Yellow, brown and colourless topaz have lower values. These colours are often heated, irradiated, coated and otherwise processed to alter the colour.

Use of topaz as a gemstone

The name “topaz” and many linguistic variations have been used for at least two thousand years in yellowish gemstones. At that time, yellowish gems were called “topaz” in many parts of the world. Many of the early gemstone traders did not realize that these yellowish stones were actually different materials.

Then, about two hundred years ago, gemstone traders began to realize that these yellowish gems could be topaz, quartz, beryl, olivine, sapphire, or any of the many others. minerals. They also learned that topaz comes in a wide range of colours other than yellow.

If you had visited a jewellery store just fifty years ago and asked to see topaz, you would probably have been shown gems in shades of yellow, orange and brown.

From the 1970s and 1980s, the most common colour you were shown started to be blue. This blue colour was typically produced by treatments that turned colourless topaz into a more marketable gemstone.

11 things to know about Topaz

  1. Topaz can be found in all colours of the rainbow. The most valuable colour is red and is often referred to as imperial topaz. Less than 1% of all gem-grade topazes exhibit this colour.
  1. Topaz is one of the two designated birthstones for November. The amber version of topaz is best known as the November birthstone, since it is similar in appearance to the other November birthstone, citrine. Blue topaz is even considered by some to be a December birthstone (although there are already three designated birthstones for that month).
  2. The ancient Greeks believed that topaz had the power to increase its strength in the event of a problem.
  3. One of the most well-known topaz stones is a 1680 carat colourless topaz located in the Portuguese crown. Originally, the gemstone was believed to be the largest diamond ever discovered until its true identity was discovered.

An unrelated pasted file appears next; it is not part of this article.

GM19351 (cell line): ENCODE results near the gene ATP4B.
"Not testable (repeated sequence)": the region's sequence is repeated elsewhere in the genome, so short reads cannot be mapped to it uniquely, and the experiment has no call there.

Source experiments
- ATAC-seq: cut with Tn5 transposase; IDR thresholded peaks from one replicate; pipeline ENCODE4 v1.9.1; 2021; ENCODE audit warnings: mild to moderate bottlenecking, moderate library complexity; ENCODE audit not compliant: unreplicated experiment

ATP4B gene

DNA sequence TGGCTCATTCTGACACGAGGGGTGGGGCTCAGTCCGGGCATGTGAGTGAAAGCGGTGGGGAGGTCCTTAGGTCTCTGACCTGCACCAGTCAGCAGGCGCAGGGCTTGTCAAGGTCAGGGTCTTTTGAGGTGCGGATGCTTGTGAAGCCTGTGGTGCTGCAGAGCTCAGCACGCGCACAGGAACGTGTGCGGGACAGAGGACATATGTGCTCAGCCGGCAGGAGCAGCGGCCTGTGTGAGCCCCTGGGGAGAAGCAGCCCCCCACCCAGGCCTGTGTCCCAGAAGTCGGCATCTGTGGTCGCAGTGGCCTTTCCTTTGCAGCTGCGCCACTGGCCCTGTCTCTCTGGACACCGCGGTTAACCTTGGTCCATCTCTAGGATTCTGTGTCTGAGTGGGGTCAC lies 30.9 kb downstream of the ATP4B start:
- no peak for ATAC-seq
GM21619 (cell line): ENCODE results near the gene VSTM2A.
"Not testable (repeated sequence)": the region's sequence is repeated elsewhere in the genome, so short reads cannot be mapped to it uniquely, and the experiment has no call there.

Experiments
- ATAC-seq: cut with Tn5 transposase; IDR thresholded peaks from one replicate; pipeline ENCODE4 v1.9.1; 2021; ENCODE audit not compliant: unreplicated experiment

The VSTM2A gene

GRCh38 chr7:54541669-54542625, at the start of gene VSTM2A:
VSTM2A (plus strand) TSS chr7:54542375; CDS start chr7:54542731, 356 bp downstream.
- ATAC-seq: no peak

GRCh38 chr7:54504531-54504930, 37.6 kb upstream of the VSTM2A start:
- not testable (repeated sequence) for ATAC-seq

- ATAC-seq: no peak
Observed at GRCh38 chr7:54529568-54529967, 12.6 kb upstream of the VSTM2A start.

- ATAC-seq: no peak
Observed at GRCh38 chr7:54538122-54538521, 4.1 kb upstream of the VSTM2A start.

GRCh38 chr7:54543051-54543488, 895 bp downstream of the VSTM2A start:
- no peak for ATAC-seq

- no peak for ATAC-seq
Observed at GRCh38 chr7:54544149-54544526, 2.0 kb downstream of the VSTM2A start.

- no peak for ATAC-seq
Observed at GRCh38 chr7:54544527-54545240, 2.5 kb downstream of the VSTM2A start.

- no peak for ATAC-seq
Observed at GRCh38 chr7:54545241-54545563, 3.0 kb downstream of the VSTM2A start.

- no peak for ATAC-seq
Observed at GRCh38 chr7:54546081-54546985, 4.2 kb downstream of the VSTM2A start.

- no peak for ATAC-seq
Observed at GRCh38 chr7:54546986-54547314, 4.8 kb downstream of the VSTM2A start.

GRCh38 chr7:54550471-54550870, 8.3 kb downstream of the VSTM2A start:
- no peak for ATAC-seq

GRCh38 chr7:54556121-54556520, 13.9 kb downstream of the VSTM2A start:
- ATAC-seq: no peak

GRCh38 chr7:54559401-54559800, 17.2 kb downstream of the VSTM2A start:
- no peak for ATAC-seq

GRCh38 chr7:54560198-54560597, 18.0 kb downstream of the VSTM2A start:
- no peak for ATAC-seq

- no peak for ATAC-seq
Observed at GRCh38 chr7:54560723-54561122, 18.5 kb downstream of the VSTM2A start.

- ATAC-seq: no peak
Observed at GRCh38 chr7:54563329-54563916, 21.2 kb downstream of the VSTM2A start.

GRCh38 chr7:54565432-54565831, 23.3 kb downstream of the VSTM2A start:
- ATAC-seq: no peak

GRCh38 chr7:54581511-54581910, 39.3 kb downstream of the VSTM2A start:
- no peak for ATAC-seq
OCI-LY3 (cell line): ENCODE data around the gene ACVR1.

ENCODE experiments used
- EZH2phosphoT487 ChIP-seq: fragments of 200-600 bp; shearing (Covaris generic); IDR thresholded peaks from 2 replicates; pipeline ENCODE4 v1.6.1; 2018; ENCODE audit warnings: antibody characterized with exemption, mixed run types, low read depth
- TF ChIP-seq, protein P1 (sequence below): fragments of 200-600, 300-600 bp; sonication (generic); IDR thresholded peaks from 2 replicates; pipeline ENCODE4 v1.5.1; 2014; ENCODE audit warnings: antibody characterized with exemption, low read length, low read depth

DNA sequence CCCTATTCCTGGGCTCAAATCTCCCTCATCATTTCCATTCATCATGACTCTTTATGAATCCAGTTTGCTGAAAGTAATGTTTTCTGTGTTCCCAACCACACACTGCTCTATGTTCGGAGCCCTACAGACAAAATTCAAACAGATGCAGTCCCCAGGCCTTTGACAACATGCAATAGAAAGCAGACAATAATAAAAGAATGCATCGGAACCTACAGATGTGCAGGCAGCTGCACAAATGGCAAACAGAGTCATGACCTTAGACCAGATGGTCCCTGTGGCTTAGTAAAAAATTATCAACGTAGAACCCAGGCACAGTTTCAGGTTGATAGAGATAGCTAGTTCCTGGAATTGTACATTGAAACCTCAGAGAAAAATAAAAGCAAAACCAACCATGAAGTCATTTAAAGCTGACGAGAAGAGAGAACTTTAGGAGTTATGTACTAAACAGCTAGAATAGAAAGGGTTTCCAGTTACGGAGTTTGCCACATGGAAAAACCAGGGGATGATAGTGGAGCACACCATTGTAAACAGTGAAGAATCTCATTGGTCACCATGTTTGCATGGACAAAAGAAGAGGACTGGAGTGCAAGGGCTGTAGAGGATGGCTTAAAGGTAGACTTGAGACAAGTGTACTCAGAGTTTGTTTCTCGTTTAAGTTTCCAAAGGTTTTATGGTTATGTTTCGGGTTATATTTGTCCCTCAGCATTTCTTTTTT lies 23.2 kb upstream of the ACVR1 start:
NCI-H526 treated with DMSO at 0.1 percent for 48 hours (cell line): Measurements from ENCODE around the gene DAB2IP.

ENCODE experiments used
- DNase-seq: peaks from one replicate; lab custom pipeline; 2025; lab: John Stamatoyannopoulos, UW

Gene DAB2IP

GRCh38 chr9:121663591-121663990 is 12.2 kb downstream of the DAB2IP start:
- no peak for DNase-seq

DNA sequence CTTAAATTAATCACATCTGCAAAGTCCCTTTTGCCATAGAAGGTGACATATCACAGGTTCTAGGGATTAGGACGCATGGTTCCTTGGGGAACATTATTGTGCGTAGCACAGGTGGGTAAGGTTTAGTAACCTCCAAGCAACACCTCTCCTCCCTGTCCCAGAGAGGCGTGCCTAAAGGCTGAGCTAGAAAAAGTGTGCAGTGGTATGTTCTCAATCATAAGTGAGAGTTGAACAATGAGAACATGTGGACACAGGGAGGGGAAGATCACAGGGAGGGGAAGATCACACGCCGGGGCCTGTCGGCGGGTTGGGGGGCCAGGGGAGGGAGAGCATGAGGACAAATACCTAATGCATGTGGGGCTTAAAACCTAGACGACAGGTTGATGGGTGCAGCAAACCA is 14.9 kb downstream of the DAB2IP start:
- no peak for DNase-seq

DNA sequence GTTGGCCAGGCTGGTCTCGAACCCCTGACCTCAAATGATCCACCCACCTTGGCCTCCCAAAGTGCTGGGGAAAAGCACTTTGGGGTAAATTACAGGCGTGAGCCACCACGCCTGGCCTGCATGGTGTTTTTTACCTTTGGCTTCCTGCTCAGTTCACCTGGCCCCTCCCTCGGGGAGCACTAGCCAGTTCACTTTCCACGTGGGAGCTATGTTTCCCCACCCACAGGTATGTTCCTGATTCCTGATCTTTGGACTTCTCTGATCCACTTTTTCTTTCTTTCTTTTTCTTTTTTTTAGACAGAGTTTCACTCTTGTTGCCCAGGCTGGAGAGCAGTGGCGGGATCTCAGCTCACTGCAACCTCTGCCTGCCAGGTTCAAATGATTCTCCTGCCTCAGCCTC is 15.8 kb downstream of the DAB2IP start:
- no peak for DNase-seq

4. Topaz is the designated gemstone for the 4th and 23rd birthdays. Blue topaz is reserved for the 4th anniversary, while Imperial topaz is reserved for the 23rd anniversary.
  5. When worn as a necklace, topaz was believed to drive away sadness and strengthen the intellect.
  6. The majority of topaz is found in Brazil. Russia, Germany, Zimbabwe and Nigeria are other notable places for this gemstone.
  7. Topaz has been rated 8 out of 10 on the Mohs hardness scale for gemstones, making it a durable stone that can be worn daily without much risk of damage.
  8. There are two theories about the origin of the name topaz. The first is that the name comes from a small island in the Red Sea called Topazios. This island never produced topaz gemstones, but peridot. In fact, before the invention of modern methods of detecting minerals, topaz was often confused with peridot. The other theory surrounding the origin of its name comes from the Sanskrit word “tapas” which means fire.
  9. Pink topaz was first discovered in 19th century Russia. As the gemstone was highly coveted, only the Tsar, his family, and those to whom he had gifted it had the right to own and wear the gemstone.
  10. Topaz is associated with loyalty, friendship, and faithfulness, making it an ideal gift for a wedding or anniversary.